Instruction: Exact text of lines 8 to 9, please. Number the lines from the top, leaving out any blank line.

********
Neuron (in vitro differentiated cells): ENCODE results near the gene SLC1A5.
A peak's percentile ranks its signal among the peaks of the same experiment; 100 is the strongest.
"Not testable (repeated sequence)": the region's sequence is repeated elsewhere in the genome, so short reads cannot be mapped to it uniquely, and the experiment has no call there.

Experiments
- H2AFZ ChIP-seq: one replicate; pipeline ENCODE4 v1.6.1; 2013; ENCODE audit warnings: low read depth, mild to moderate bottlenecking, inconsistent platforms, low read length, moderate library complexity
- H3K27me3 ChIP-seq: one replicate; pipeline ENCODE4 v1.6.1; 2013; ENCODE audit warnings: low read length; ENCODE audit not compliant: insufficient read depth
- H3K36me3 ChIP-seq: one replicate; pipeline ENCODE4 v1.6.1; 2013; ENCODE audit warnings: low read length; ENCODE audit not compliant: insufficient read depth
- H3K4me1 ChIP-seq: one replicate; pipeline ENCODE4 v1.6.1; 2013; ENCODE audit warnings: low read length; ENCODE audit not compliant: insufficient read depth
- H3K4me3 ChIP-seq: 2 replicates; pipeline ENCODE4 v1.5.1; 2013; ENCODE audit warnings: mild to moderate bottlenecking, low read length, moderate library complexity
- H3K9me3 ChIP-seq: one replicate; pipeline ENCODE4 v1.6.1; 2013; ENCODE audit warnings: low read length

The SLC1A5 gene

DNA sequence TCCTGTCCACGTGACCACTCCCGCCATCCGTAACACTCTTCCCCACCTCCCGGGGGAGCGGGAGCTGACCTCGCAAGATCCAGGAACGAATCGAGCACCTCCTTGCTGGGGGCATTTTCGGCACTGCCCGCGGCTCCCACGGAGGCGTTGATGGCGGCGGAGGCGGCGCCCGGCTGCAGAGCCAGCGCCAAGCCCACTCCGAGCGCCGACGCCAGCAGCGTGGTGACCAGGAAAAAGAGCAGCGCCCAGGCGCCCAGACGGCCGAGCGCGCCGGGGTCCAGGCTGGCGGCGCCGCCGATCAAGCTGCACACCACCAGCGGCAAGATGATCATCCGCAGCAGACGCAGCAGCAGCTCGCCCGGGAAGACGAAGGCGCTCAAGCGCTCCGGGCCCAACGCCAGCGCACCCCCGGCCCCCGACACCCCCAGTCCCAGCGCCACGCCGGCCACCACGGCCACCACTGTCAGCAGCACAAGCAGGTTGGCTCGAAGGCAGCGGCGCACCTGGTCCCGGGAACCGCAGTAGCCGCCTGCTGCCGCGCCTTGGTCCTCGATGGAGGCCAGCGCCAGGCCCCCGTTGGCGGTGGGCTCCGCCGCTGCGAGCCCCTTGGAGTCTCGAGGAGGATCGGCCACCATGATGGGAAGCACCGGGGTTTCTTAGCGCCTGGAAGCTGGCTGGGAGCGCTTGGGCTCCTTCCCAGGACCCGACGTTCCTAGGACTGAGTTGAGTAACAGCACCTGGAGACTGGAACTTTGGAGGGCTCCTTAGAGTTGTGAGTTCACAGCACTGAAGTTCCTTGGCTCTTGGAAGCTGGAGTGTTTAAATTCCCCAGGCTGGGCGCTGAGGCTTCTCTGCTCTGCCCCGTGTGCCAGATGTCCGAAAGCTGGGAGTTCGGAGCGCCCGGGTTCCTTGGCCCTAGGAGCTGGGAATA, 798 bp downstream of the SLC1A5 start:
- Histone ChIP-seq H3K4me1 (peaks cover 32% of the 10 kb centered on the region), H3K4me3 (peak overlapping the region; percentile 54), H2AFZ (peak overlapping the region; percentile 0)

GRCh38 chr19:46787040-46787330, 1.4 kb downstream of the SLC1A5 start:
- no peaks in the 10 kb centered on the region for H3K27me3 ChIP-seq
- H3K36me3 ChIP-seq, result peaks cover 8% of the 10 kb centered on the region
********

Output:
- H3K4me1 ChIP-seq: one replicate; pipeline ENCODE4 v1.6.1; 2013; ENCODE audit warnings: low read length; ENCODE audit not compliant: insufficient read depth
- H3K4me3 ChIP-seq: 2 replicates; pipeline ENCODE4 v1.5.1; 2013; ENCODE audit warnings: mild to moderate bottlenecking, low read length, moderate library complexity